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OPEC: The World Cannot Run on Renewable Energy and EVs

OPEC says extracting critical minerals have long lead times from discovery to first production and renewables aren't an efficient power source

Story By Tsvetana Paraskova |OilPrice.com| Proponents of critical minerals as the way to have a world running solely on renewables and electric vehicles are not providing the full picture as their assessments of necessary investments and the speed of the energy transition sound unrealistic, according to OPEC Secretary General Haitham Al Ghais.

Al Ghais wrote in an article published on OPEC’s website on Monday that policymakers, forecasters, and advocates of a fast energy transition need to carefully consider whether the needed investments and volumes of critical minerals supply are feasible in their net-zero scenarios.

Mining projects to extract critical minerals have long lead times from discovery to first production.

“Moreover, critical mineral mining is also an extremely energy-intensive activity that runs on hydrocarbons today. It could not function otherwise,” OPEC’s top official wrote.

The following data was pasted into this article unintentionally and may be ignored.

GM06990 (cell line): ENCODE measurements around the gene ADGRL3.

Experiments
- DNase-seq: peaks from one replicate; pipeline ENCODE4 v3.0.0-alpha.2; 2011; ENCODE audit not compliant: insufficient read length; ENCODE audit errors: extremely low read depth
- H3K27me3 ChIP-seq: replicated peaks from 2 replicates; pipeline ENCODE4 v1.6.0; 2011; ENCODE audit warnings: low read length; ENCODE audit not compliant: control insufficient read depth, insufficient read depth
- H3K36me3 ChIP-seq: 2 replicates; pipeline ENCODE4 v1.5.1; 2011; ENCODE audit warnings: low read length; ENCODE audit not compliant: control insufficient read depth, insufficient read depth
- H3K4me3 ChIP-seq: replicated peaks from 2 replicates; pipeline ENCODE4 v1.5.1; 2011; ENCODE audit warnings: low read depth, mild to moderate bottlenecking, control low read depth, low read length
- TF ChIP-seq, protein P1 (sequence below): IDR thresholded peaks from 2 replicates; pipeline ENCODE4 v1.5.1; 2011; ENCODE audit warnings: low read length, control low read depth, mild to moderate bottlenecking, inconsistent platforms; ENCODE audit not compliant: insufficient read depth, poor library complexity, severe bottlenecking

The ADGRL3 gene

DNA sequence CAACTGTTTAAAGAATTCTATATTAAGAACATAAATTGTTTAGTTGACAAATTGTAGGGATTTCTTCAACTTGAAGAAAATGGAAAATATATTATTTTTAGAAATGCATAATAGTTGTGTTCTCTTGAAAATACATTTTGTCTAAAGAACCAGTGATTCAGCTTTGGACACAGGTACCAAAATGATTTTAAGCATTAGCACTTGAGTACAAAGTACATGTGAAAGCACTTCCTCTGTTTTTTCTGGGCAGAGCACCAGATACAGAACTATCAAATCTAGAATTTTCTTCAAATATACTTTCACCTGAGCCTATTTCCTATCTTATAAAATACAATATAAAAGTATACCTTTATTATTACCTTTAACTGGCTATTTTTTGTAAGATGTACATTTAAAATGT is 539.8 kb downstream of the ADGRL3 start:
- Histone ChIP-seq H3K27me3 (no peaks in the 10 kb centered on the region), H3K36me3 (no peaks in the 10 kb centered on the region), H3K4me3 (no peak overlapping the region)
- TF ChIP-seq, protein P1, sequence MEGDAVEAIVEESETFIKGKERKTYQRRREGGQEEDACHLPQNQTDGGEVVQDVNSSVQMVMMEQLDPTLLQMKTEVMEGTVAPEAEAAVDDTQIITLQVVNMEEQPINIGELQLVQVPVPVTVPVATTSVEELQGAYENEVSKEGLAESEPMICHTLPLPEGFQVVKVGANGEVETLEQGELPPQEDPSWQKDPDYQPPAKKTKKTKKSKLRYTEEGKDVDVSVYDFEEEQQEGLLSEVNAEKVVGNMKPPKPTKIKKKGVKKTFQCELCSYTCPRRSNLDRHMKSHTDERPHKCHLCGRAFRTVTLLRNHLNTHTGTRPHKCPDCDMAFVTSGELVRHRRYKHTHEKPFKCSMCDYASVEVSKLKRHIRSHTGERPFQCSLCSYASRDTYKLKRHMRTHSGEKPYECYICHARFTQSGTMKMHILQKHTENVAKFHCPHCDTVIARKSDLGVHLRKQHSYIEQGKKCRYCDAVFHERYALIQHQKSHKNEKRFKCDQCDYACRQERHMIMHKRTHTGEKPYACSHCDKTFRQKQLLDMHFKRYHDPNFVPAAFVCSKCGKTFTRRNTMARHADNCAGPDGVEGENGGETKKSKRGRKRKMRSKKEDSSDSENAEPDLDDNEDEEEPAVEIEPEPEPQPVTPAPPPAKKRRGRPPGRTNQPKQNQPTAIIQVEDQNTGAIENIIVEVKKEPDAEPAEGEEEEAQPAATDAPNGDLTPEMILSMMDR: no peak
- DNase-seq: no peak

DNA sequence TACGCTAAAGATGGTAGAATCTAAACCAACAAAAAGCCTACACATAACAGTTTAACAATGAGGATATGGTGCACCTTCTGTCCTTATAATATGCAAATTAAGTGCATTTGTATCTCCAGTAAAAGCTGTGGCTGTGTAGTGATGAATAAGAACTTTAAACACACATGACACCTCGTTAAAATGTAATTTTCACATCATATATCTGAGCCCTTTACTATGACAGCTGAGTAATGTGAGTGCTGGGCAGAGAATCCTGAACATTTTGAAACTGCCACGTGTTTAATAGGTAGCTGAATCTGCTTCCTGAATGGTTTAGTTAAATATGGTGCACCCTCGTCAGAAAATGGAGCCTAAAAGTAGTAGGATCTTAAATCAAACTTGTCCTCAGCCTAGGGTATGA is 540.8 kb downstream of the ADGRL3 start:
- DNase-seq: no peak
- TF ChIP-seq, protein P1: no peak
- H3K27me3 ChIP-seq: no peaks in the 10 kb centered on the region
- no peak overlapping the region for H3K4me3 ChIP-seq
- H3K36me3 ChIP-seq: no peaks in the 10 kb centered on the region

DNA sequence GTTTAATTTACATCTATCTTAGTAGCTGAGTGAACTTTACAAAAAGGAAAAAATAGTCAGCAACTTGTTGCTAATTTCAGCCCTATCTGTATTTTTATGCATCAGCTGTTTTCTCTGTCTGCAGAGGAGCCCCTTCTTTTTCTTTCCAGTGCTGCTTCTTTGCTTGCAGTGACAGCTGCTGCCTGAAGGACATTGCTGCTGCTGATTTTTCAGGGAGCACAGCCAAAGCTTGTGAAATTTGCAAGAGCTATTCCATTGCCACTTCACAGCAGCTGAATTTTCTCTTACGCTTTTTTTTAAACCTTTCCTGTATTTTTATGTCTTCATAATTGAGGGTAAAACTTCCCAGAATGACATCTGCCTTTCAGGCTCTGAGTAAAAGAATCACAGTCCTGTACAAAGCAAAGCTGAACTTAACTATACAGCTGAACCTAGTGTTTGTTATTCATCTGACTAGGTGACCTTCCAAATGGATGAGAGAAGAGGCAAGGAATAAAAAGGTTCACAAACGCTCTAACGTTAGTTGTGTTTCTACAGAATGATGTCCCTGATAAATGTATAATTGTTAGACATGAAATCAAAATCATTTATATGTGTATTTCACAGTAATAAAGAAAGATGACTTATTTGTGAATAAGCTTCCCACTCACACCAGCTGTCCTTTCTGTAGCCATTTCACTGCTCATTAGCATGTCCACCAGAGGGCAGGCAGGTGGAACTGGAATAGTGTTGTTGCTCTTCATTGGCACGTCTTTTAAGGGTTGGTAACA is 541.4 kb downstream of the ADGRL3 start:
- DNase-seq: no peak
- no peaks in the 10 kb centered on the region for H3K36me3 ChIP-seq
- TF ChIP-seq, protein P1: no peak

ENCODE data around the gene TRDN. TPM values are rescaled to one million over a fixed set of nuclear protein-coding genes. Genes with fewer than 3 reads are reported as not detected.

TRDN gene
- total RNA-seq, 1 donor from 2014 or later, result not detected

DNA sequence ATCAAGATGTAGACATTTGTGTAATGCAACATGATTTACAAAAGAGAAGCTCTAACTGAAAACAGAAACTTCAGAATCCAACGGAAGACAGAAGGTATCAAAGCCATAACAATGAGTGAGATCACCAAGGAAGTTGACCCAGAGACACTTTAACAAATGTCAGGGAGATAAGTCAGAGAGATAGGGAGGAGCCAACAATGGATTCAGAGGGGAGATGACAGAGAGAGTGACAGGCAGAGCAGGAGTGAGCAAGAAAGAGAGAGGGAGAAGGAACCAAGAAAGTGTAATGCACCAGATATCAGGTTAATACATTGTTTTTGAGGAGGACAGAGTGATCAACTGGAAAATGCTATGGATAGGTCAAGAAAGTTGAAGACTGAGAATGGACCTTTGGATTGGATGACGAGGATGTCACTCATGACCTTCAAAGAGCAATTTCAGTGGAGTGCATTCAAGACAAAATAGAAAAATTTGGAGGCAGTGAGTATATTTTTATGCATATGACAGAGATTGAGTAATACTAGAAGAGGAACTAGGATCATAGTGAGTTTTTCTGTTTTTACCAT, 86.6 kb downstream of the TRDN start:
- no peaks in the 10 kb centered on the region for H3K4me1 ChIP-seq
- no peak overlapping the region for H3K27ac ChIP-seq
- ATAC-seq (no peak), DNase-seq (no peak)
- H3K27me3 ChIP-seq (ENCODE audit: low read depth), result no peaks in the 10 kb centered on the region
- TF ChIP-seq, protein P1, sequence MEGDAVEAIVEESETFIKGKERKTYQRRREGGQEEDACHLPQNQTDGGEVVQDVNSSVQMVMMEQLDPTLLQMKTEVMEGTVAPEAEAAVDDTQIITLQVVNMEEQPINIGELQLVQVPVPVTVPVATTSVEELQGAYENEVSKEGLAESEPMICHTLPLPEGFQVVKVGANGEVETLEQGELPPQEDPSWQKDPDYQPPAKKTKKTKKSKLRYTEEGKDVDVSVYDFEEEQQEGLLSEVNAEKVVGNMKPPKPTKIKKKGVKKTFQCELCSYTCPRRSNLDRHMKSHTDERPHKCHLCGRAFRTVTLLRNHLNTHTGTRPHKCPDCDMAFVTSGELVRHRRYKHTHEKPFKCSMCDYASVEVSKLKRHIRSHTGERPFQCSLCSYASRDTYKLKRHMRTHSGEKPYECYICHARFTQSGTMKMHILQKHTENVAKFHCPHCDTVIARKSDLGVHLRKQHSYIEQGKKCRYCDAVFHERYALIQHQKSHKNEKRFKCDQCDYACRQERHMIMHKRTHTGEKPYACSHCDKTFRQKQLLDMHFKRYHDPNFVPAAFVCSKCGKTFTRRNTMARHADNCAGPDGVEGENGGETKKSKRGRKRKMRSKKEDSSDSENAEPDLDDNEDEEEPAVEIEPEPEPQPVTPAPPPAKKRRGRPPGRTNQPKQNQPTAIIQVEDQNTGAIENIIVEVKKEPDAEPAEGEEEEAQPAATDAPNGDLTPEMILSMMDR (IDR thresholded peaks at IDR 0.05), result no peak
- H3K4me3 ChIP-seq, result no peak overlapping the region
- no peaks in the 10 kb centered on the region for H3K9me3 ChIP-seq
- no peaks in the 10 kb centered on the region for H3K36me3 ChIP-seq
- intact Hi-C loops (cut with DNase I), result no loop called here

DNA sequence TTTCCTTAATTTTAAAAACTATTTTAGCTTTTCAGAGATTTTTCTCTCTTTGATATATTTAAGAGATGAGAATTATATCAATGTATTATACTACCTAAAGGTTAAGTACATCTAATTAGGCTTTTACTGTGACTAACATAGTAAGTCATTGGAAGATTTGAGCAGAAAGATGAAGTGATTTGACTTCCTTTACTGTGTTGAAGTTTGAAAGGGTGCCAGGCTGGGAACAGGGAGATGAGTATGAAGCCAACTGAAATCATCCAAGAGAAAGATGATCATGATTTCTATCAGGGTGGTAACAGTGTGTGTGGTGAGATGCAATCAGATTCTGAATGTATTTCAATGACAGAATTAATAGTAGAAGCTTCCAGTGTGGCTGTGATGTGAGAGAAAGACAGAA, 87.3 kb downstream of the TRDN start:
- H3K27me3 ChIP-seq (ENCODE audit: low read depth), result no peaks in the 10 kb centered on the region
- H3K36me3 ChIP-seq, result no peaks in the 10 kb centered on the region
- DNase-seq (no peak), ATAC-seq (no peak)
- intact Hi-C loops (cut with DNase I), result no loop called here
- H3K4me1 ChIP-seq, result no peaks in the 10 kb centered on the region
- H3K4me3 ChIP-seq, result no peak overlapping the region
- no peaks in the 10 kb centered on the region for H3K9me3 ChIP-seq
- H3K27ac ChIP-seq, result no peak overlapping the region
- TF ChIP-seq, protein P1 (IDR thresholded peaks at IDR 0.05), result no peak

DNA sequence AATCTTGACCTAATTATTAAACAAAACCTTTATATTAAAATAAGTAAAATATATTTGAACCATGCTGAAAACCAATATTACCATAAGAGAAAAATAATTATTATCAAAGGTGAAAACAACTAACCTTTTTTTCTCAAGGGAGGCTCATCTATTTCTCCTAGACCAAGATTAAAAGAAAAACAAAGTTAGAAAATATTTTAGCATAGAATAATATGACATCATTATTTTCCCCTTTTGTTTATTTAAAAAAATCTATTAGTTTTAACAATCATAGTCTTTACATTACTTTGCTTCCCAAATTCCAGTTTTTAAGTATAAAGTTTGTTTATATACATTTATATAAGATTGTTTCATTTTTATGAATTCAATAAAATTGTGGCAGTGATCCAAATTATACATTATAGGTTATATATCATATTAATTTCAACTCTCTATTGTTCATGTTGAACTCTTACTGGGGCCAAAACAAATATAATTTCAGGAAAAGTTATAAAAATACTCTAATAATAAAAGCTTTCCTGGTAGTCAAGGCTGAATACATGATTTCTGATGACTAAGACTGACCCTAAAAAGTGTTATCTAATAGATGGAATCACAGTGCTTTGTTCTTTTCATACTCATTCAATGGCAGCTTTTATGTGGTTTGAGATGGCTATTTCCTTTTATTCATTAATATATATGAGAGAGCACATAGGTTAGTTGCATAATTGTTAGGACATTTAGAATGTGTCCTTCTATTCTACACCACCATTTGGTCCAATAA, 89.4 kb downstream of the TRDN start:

Coal and natural gas are vital for processing raw critical minerals to refine them into battery-grade products ready for use in clean energy and electric vehicles (EVs).

“Petroleum-based products are also used for excavators, bulldozers, dump trucks on site, as well as various forms of transportation to move minerals from supply to demand centres,” Al Ghais said.

Oil products and other fossil fuels are also used to produce solar panels, wind turbines, and EVs.

“The oil industry, renewables, and EVs are not separate from each other. They do not work in silos,” said the head of OPEC, which reiterated its position that oil and gas cannot be removed from the global energy system and simply replaced with EVs and solar and wind power plants.

“Is it realistic to think renewables can meet the expected electricity expansion alone, particularly given the world has invested over $9.5 trillion in ‘transitioning’ over the past two decades, yet wind and solar still only supply just under 4% of the world’s energy, and EVs have a total global penetration rate of between 2% and 3%,” Al Ghais wrote.

Last month, Al Ghais said that peak oil demand is not on the horizon, blasting the International Energy Agency’s prediction that global oil demand would peak before 2030.

By Tsvetana Paraskova for Oilprice.com

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